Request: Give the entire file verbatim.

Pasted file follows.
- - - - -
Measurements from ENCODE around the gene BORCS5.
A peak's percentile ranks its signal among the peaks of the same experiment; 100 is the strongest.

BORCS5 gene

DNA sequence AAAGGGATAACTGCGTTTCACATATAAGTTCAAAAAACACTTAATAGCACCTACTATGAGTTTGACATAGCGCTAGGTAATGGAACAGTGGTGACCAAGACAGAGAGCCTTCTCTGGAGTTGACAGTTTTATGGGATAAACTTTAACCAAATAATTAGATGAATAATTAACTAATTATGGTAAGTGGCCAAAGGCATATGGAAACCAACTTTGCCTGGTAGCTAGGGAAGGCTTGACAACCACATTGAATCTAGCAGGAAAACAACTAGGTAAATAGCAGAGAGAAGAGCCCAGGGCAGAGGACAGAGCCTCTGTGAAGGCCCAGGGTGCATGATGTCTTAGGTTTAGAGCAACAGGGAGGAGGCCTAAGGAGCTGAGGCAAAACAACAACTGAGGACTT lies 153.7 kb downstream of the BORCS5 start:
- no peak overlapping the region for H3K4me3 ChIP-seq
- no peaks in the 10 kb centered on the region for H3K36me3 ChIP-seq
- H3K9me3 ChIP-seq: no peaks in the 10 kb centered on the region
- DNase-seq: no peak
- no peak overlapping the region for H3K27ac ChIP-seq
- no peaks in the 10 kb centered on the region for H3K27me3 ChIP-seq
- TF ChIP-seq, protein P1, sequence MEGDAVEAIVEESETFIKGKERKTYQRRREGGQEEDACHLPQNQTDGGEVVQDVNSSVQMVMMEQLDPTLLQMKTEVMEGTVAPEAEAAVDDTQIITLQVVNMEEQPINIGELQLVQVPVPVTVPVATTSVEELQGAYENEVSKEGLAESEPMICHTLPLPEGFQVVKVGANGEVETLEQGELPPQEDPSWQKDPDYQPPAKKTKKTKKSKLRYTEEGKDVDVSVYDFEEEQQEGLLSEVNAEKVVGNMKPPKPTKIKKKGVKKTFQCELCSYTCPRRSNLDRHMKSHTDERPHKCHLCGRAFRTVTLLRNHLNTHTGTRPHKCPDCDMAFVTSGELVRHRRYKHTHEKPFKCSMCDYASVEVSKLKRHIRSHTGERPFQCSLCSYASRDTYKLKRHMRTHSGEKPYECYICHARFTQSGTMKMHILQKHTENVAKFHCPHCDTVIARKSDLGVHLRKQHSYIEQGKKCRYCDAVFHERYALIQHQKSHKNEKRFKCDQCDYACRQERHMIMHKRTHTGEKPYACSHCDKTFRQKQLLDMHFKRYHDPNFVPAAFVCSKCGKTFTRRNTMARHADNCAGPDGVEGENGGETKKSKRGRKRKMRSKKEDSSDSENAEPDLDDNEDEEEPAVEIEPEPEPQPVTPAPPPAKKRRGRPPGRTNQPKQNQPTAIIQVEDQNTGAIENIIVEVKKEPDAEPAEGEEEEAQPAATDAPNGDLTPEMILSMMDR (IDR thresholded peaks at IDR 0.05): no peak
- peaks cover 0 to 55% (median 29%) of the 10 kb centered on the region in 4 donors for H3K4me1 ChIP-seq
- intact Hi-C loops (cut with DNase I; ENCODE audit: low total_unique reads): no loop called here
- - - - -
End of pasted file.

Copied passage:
Measurements from ENCODE around the gene BORCS5.
A peak's percentile ranks its signal among the peaks of the same experiment; 100 is the strongest.

BORCS5 gene

DNA sequence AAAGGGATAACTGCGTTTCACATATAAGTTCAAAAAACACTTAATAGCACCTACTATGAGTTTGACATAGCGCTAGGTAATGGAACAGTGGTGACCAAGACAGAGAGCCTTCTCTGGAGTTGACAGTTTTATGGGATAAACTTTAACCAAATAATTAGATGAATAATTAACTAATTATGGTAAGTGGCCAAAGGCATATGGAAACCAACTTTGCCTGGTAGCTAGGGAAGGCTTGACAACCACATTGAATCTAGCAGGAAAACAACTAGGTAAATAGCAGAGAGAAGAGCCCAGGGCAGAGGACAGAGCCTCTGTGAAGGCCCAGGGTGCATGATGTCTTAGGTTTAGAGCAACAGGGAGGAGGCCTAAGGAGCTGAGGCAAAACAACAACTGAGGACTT lies 153.7 kb downstream of the BORCS5 start:
- no peak overlapping the region for H3K4me3 ChIP-seq
- no peaks in the 10 kb centered on the region for H3K36me3 ChIP-seq
- H3K9me3 ChIP-seq: no peaks in the 10 kb centered on the region
- DNase-seq: no peak
- no peak overlapping the region for H3K27ac ChIP-seq
- no peaks in the 10 kb centered on the region for H3K27me3 ChIP-seq
- TF ChIP-seq, protein P1, sequence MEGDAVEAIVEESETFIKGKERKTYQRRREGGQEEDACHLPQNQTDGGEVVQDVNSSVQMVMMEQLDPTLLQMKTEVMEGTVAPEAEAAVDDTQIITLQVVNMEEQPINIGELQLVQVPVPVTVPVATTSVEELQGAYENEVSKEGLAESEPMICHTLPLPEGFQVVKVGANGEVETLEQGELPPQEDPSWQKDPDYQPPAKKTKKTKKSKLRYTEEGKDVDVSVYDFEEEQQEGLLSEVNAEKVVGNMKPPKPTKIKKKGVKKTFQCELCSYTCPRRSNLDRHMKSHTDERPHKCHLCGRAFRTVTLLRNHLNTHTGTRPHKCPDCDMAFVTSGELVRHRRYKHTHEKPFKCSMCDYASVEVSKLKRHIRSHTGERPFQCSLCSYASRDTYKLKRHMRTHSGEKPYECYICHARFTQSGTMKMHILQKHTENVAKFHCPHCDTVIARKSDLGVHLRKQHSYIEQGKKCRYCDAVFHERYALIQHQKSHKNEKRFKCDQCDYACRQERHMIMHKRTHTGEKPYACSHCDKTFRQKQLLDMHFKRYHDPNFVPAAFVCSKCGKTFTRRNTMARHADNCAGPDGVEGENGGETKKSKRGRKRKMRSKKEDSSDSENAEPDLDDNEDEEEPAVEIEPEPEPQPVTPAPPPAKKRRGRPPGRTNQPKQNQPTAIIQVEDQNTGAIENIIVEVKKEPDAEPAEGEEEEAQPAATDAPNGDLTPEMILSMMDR (IDR thresholded peaks at IDR 0.05): no peak
- peaks cover 0 to 55% (median 29%) of the 10 kb centered on the region in 4 donors for H3K4me1 ChIP-seq
- intact Hi-C loops (cut with DNase I; ENCODE audit: low total_unique reads): no loop called here